Hip pain has many causes and it is often times the result of a combination of factors. Anterior hip pain can be from strains of the pectineus, adductor, psoas, and/or quadriceps muscles. Lateral hip pain can be from IT and TFL tension or gluteal tendon injury. Posterior hip pain can be from a strained hamstring, gluteal muscle, or external rotator of the hip or SI joint instability and inflammation. In more serious cases, pain in any of these regions or a combination of each of these areas can be due to a labral tear or arthritis.
In any of these cases, instability of the ball and socket joint of the hip can be the primary cause of abnormal biomechanics causing the tendon, labral or cartilage injury. The iliofemoral ligament and the hip capsule help maintain the ball in the socket and when these become lax from over stretching (think yoga or gymnastics) or repetitive stress (think running with weak glutes or heavy weighted squats) then the joint becomes unstable. The glutes and obturator internus are the other main hip stabilizers that help to keep the femoral head from subluxing forward and also help to maintain the socket side of the joint in its proper position. When the Sacroiliac and Iliolumbar ligaments of the low back and gluteal muscles of the hip are injured and no longer functioning then the hip begins to rotate forward causing further impingement of the anterior hip joint. A weak core from lack of training or history of a hernia or C-section can also cause hypermobility at the pubic symphysis, which will cause pelvic rotation.
Often times patients see an orthopedic surgeon specializing in the hip and get an MRI showing a labral tear. In the majority of cases these can be asymptomatic even with a positive finding on an MRI. When the labral tear matches up with the patient’s symptoms and clinical exam then the labral tear can be important to treat, but just shaving down a piece of labrum does not address the larger biomechanical issues that have caused the labrum to tear in the first place. I have successfully treated labral tears using regenerative injections such as Platelet Rich Plasma but in every case I am also treating the associated pathology of ligamentous laxity and tendinosis that is causing the labral tear to develop in the first place.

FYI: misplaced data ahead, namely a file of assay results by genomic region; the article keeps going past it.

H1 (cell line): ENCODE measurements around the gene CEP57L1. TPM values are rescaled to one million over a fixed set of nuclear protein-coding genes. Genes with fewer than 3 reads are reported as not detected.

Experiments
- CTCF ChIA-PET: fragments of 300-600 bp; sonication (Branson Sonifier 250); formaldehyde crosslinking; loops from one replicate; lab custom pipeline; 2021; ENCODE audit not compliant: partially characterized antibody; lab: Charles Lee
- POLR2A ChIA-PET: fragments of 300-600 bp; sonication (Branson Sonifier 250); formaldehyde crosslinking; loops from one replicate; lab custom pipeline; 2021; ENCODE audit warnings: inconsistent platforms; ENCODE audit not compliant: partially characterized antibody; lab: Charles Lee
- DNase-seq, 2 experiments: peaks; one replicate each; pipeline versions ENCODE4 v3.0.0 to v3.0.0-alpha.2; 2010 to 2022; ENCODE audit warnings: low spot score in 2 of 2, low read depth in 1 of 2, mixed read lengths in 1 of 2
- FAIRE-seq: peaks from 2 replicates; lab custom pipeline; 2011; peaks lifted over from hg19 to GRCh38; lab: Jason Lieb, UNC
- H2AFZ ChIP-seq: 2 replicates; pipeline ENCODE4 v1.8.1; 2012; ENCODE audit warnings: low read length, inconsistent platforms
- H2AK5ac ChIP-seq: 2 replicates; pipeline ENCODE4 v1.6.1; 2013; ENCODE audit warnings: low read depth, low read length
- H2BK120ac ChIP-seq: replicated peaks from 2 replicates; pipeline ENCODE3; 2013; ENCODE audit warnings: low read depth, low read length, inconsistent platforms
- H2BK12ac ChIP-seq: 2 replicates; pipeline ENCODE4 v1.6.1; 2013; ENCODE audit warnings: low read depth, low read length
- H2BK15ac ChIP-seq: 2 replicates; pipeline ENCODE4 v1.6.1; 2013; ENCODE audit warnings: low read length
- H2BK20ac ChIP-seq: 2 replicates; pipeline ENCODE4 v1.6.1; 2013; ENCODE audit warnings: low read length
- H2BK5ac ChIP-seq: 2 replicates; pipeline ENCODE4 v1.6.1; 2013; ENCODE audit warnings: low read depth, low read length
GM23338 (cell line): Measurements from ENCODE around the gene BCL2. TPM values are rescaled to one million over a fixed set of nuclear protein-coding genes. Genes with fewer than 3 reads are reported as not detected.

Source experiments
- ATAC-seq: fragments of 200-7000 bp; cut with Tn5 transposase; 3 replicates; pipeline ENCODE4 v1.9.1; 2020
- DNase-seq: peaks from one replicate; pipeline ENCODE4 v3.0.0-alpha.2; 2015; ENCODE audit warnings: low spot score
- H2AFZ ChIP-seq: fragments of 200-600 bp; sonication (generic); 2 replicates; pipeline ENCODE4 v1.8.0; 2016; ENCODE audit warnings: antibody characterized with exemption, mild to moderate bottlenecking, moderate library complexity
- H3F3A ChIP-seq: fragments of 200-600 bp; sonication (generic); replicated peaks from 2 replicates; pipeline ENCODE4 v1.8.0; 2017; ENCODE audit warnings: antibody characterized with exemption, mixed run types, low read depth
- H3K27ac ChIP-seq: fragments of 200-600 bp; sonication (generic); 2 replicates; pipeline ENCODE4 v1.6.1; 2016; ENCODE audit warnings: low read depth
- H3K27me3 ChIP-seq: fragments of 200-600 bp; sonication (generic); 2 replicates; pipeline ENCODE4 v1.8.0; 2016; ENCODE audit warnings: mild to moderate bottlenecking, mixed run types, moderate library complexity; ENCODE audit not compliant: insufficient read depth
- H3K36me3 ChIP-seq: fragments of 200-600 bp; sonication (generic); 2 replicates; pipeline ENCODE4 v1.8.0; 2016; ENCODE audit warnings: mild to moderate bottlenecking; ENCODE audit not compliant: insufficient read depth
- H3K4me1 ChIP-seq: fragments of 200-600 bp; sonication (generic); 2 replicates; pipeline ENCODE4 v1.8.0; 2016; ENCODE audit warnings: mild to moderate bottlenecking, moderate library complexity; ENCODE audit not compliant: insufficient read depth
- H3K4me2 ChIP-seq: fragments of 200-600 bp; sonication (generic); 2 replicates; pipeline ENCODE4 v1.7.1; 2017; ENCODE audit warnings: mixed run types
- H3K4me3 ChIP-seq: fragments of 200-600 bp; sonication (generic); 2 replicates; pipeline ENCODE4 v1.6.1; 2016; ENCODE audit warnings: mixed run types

There is still a place for surgery when there is anatomical impingement or more severe arthritis, but even in cases where there are osteophytes (bony growths) and moderate to severe arthritis patients have become asymptomatic following regenerative injections.
Following regenerative injections it is important to work on hip stability, core strength and train in balance in order to retrain the proper movement patterns. During this process certain aggravating activities need to be avoided such as deep squats or lunges or prolonged sitting.
In some cases, more systemic inflammation in the body is feeding into hip pathology. Evaluating and addressing this type of systemic inflammation requires a functional medicine approach that looks at nutrition, gut health, food allergies, hormone imbalances, and metabolic health.
At the San Francisco Institute for Integrative and Regenerative Medicine we take a deeper look at the biomechanics of the hip and treat the area and patient as a whole to stabilize the joint and optimize the system in which the injury is taking place.